If you missed tonight's Question Time then you have quite a lot to catch-up on, but here's the six key things to take away from tonight's discussion.

1 – Jeremy Corbyn would remain 'neutral' in a second Brexit referendum

Corbyn faced a lot of questions about his stance on Brexit, and even though his answers didn't provide a perfectly clear response, he did confirm that he would remain neutral in a second referendum.

Although he has previously implied that this would be his stance, this is the first time he has explicitly stated his position.

2 - Boris Johnson refused to apologise for offensive language in his journalism

After the Prime Minister was asked whether he would say the words "I'm sorry" for contributing to race hate through his journalistic work, the Conservative leader made every attempt to dodge the call to apologise.

He claimed this was a reference to his article last year describing Muslim women wearing the burqa as looking like "letterboxes".

He also said if you went through all of his articles with a fine toothed comb you would be able to find things that may seem offensive.

Fiona Bruce reminded Johnson that there were several articles that people had taken offence to, including ones that referenced "bum boys" and black people in Africa having "watermelon smiles".

The leader claimed that his burqa article made a "liberal case" for women being allowed to wear what they want.

3 - Jo Swinson was undoubtedly the least popular contributor of the evening

Swinson faced a difficult room right from the get-go, with her first, brutal, question asking "Do you regret saying you could be prime minister?".

Things did not get any easier for the Lib Dem leader, as she faced scrutiny about her voting history, backlash from the party's Brexit stance from both leave and remain voters, and the disastrous betrayal felt by Lib Dem voters after the party's 2010 coalition with David Cameron.

Awkward silences, audience members demanding answers, and a fierce reminder that her voting record doesn't match the party's current policies all made Swinson experience a very awkward half-hour.

4 - Nicola Sturgeon confirmed that she would expect Corbyn to agree to a second independence referendum in return for SNP support

Sturgeon had a very positive appearance tonight, with social media offering a mostly positive response to her responses.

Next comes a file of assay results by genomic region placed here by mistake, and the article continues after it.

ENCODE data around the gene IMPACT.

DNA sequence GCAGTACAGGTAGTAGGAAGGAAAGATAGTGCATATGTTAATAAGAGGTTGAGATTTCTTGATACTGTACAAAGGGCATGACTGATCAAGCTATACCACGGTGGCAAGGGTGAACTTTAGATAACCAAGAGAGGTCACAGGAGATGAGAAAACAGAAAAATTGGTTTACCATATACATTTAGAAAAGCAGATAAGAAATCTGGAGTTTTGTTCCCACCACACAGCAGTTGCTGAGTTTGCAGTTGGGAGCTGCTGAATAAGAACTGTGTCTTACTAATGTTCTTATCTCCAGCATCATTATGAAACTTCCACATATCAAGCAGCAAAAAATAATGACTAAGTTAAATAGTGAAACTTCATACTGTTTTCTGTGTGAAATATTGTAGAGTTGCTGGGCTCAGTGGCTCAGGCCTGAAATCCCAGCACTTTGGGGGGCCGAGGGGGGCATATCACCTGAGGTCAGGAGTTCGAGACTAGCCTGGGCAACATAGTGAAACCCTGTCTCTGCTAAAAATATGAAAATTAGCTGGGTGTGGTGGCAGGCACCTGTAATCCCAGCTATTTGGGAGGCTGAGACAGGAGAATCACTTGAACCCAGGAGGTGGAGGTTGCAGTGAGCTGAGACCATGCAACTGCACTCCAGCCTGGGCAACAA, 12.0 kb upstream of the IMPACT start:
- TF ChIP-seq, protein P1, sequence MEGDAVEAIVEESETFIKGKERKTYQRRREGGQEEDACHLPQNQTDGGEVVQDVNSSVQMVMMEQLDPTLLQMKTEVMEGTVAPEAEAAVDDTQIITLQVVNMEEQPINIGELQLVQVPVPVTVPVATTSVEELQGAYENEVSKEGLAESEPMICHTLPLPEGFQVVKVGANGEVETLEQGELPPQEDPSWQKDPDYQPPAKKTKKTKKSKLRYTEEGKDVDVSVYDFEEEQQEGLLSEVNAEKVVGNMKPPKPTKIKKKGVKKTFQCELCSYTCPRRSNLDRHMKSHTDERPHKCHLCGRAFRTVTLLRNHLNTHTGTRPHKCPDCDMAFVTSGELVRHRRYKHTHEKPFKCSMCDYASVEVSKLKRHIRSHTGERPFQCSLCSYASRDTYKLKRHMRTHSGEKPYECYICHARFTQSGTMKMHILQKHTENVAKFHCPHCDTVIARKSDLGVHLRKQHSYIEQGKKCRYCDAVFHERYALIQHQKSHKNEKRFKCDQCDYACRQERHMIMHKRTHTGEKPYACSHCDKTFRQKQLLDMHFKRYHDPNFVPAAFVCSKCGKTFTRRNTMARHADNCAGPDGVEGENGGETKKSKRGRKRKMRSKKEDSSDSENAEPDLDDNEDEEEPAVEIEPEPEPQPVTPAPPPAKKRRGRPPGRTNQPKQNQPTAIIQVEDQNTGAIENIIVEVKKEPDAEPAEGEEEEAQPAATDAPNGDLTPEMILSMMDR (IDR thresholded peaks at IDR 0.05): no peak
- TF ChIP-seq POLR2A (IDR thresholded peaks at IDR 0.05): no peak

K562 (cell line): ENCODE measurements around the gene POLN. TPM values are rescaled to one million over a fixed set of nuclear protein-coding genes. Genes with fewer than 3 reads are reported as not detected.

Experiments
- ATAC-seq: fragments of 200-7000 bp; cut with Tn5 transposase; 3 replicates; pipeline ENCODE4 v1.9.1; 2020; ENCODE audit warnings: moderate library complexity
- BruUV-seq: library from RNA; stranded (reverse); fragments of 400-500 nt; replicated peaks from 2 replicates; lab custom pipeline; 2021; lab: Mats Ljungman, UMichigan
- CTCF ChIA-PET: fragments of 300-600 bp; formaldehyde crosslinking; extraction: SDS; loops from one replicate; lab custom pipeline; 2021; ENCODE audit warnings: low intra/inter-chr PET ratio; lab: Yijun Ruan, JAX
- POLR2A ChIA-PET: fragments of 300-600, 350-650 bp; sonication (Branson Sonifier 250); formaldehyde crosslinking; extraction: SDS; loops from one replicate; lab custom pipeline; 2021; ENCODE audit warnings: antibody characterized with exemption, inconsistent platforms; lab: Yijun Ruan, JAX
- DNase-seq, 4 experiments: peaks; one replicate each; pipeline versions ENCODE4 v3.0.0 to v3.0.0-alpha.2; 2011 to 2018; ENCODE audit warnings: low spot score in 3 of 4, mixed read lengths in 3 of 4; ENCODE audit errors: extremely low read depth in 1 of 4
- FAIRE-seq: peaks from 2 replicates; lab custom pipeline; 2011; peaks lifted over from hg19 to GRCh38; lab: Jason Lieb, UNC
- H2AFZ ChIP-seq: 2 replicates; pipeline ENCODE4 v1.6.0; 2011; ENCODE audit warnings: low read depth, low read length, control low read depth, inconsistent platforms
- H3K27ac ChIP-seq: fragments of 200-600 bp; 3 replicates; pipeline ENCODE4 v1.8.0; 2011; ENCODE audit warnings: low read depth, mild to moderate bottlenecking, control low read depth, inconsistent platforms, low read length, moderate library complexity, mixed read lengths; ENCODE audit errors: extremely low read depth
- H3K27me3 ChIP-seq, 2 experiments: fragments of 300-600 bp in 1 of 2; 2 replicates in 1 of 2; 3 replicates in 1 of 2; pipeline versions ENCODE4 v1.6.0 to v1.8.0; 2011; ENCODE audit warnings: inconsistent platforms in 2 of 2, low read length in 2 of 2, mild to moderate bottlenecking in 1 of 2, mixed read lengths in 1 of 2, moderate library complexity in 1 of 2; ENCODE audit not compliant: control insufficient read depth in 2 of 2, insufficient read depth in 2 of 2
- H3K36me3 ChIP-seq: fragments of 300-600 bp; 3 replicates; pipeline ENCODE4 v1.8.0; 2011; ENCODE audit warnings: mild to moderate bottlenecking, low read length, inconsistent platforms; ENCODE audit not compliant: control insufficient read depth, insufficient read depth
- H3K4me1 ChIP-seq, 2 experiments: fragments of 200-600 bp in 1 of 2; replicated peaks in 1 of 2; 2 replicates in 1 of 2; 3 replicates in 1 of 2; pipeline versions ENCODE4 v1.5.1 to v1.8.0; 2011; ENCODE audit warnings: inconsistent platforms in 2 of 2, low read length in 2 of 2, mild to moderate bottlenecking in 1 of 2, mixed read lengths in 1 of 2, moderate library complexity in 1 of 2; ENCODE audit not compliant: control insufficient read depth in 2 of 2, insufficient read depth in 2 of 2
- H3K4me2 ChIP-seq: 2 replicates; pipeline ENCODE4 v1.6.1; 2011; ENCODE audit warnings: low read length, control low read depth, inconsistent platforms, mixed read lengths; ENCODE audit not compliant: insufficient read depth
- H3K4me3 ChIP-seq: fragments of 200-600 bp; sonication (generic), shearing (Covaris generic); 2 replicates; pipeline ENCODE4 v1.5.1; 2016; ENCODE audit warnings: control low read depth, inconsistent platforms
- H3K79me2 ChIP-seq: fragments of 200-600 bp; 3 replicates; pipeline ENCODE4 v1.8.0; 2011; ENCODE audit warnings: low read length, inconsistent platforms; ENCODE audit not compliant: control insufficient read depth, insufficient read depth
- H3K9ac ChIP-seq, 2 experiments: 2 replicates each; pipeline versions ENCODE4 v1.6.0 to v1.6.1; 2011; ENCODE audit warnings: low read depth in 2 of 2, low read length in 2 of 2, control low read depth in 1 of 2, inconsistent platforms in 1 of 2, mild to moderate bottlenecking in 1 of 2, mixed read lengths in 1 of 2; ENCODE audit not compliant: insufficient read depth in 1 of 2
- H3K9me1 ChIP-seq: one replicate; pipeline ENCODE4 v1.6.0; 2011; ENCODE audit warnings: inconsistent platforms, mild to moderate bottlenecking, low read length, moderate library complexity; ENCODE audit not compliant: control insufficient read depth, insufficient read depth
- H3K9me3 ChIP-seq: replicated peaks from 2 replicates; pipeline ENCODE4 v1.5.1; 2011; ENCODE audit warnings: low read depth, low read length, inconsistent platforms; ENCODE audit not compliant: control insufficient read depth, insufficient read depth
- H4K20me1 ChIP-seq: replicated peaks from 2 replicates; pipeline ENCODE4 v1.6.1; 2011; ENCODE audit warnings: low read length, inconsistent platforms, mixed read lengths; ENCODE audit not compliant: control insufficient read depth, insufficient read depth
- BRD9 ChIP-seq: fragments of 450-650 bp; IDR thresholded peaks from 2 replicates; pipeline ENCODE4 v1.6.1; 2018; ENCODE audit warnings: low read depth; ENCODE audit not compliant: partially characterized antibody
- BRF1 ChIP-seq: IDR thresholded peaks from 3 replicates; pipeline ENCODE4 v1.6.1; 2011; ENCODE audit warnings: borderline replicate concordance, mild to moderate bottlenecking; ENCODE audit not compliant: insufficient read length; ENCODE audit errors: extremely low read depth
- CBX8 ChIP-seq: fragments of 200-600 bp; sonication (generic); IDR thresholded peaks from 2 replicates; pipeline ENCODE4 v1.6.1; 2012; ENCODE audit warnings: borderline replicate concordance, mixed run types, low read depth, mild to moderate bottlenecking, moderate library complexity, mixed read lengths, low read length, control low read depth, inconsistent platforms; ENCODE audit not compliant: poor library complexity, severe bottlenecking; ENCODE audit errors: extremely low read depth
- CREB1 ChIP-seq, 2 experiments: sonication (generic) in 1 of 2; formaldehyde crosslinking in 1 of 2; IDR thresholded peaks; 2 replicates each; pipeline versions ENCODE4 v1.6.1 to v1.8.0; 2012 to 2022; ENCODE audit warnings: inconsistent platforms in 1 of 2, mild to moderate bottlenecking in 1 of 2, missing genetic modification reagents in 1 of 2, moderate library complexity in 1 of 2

The Scottish First Minister confirmed that if Corbyn wanted the support of her party, he best be prepared to give Scotland a second chance at independence.

The SNP leader's most popular moment of the night undoubtedly came after she asked if she could be "undiplomatic" for a moment – saying that Brexiteers told a lot of lies in the EU referendum and "one of those was on the side of a bus".

5 - Johnson's credibility has suffered following the Tory Twitter handle fiasco

Johnson faced a lot of questions about his credibility and how people could trust him, entering the stage to a question about the importance of telling the truth.

His response received a large laugh from the audience as he said it was very important, and the theme to how trustworthy he was continued throughout the evening.

His credibility wasn't helped by Fiona Bruce having to stop the Prime Minister as he said the Conservatives were building 20 new hospitals, with the host interjecting to correct the figure to six.

One of his final questions, and one that he ran out of time to answer in full, asked how the public could trust Johnson on anything after the CCHQ changed their Twitter handle to FactCheckUK earlier this week.

Johnson claimed that the biggest corrosion of trust came from Parliament's refusal to vote through his Brexit deal.

In the midst of a lot of commotion from the audience, the politician ran out of time, leaving his half-hour slot feeling very chaotic.

6 - The country hasn't seen the last of political jabs over Twitter

It was instantly clear that the parties wouldn't be steering clear of Twitter, with the Conservatives tweeting "Will @jeremycorbyn be able to tell us whether he backs Leave or Remain tonight?"

It wasn't just the Conservatives taking to the social media platform though, as Labour's Press Team tweeted this later in the evening.

All-in-all, these remarks are just the tip of the messy, and childish back and forth we can expect in the run-up to the election on December 12.

The leaders of the four largest parties in the UK each spent 30 minutes answering questions from an audience in Sheffield.

Jeremy Corbyn kicked off the show, followed by Nicola Sturgeon, Jo Swinson, and finally, Boris Johnson.

The full programme is available to watch on BBC iPlayer.